IN TODAY’S COMPETITIVE MARKETPLACE, BUSINESSES NEED TO MAKE SURE THEY GET VALUE FOR MONEY IN EVERYTHING THEY DO. IT IS A FACT THAT 70% OF AN AVERAGE BUSINESS’ COST STRUCTURE IS SPENT ON PAYROLL COSTS, THEREFORE ONE OF THE MOST CRITICAL DECISIONS YOU MAKE IS ON WHO YOU CHOOSE TO HAVE JOIN YOUR BUSINESS. TARA DENNEHY, ONE OF OUR RECRUITMENT ADVISORS TELLS US WHAT TO CONSIDER WHEN LOOKING TO HIRE AND WHY AS AN EMPLOYER, RECRUITMENT SHOULD ALWAYS BE ON YOUR MIND.
What have you found is important to working as a recruitment advisor?
An understanding of people is really important. Without understanding the company culture and the team within, you cannot ensure you’re getting the perfect fit for their business. The same goes for the candidates you’re dealing with. People applying for roles put a lot of effort into their job search so the way you treat candidates is how you are portraying your brand – compassion and respect are key to this.
What factors should be considered before a recruitment campaign?
It is crucial to take a lot of time and thought into recruiting a new person. As the old saying goes, ‘one bad apple spoils the bunch’ – so you really don’t want to hire the wrong person into your business. You should thoroughly comprehend the need for this role so you are confident in going ahead with the recruitment – sometimes you might find that all you needed was a contractor to step in or someone within your organisation to step up. Another great thing that any employer can do is to always seek out potential candidates, even when you don’t have any roles available. Reaching out to and networking with talented individuals might save you from recruiting in the future – building these relationships early on means that this person will probably want to work for you when given the chance. Just as we do with our talent pool, gathering a range of contacts for when the right job comes up.
How can you ensure you are getting the right person for the job?
Unfortunately, bad hires cannot always be avoided, but there are ways to reduce the risks involved. It is only human to make an error of judgement, but in most cases the reasoning for employing poor performers is rushed decisions and placing the wrong personality into the wrong team.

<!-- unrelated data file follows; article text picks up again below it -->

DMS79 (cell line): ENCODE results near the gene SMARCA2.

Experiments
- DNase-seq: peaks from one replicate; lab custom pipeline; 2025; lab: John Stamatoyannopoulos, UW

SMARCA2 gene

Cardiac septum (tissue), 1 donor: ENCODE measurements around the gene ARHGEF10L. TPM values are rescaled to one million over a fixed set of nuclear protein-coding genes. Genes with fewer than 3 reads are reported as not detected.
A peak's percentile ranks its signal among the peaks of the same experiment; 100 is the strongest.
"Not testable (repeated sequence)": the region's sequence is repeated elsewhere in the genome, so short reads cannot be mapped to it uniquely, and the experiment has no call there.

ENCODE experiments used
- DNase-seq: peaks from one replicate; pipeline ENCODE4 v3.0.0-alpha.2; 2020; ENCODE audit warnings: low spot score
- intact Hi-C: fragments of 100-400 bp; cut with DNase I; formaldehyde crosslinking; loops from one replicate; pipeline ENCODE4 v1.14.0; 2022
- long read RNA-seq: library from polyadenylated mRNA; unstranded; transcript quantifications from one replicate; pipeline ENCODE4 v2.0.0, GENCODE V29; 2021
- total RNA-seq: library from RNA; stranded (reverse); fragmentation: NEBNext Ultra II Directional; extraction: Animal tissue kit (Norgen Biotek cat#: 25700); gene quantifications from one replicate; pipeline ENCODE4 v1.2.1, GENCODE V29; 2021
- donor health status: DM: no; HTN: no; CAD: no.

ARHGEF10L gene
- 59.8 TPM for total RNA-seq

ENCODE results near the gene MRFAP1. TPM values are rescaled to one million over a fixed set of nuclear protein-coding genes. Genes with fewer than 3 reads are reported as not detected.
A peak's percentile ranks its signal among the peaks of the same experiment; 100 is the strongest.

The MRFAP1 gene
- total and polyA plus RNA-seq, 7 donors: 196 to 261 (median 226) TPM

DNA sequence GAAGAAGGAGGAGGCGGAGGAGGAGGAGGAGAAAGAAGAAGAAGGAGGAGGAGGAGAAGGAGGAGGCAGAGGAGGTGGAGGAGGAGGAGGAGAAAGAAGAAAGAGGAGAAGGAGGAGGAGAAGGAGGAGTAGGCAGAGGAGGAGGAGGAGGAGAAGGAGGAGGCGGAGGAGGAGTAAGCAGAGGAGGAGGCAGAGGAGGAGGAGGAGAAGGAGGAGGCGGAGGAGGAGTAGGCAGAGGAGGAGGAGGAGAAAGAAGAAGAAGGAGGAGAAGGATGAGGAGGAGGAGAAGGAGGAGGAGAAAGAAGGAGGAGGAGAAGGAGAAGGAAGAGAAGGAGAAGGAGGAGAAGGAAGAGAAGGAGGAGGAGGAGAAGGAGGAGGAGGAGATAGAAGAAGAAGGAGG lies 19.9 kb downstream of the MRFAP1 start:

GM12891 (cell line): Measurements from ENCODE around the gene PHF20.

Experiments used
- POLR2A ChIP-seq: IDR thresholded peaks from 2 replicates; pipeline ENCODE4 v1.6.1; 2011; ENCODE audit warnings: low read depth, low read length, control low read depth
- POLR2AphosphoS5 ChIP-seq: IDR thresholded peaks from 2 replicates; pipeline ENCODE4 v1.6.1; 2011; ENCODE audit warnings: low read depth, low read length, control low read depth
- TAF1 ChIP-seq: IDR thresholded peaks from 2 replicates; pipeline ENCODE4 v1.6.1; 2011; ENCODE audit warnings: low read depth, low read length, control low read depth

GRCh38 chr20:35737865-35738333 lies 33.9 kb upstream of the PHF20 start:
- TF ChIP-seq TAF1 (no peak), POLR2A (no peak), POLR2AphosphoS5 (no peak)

So spend the extra time – meet with the candidate(s) a number of times, in both formal and informal settings. Go for a coffee, observe how the person relaxes and talks about themselves, observe how they treat café staff. Every movement, communication and action can give insight. Get your team members involved in the interviews and seek opinions, they are the ones likely to be working with this person the most after all.
Once you get down to the finalised candidate(s), ensure a stringent interview process consisting of competency and behavioural questions which really help you to understand how a person might behave. Additional screening, such as reference checks and personality profiling will ensure you have all the information you need to decide on whether this person is going to add value to your business.
As Steve Jobs once said – “The secret of my success is that we have gone to exceptional lengths to hire the best people in the world”.
What sort of consequences are likely to occur as a result of a bad hire in a business?
A bad hire has a significant impact on a business with some of the most serious results being high costs, bad reputation, resentment from other staff and therefore a negative affect on the workplace culture. Businesses will often invest hundreds of hours in making a careful decision about a Capital Investment into their operation, but spend only an hour deciding on an employee who might stay in the business and cost more than $70k a year when you take into account the costs of salary, overheads, training and more. It is evident that the decision of hiring new staff should not be taken lightly.
What is a common issue you’ve seen that people might not be aware of?
Working within the HR team, we run a lot of workshops which develop teams and particularly leadership skills. We are constantly hearing the complaint that Managers do not deal with non-performing team members or those who demonstrate difficult behaviours in their business – Managers often turn a blind eye to these issues and hope that the problem will go away. When Managers are constantly having to rehire and retrain it not only portrays a bad reputation for the business but just like carrying around a back pack full of rocks, you might slowly go forward but it is always a lot more difficult.
Once the recruitment is complete, what should be done to set the new employee up to be successful?
I always find that organisations can have a flawless recruitment process – yet if the people and retention strategies are not considered to be just as critical, problems arise sooner or later down the track. From day one, the new hire should be thoroughly inducted and welcomed into the business – it ensures they feel appreciated and they know their expectations within the business. Being pushed to the side and finding out the role isn’t what you expected is certainly unsettling for most of us! In fact, a poor induction process causes 22% of turnover to occur within the first 45 days of being hired. Too many times the induction is left to chance and we wonder why that person is not fitting in or meeting expectations. A thorough induction checklist, and a big welcoming from the team is always a great start for your new hire.
Filed under Recruitment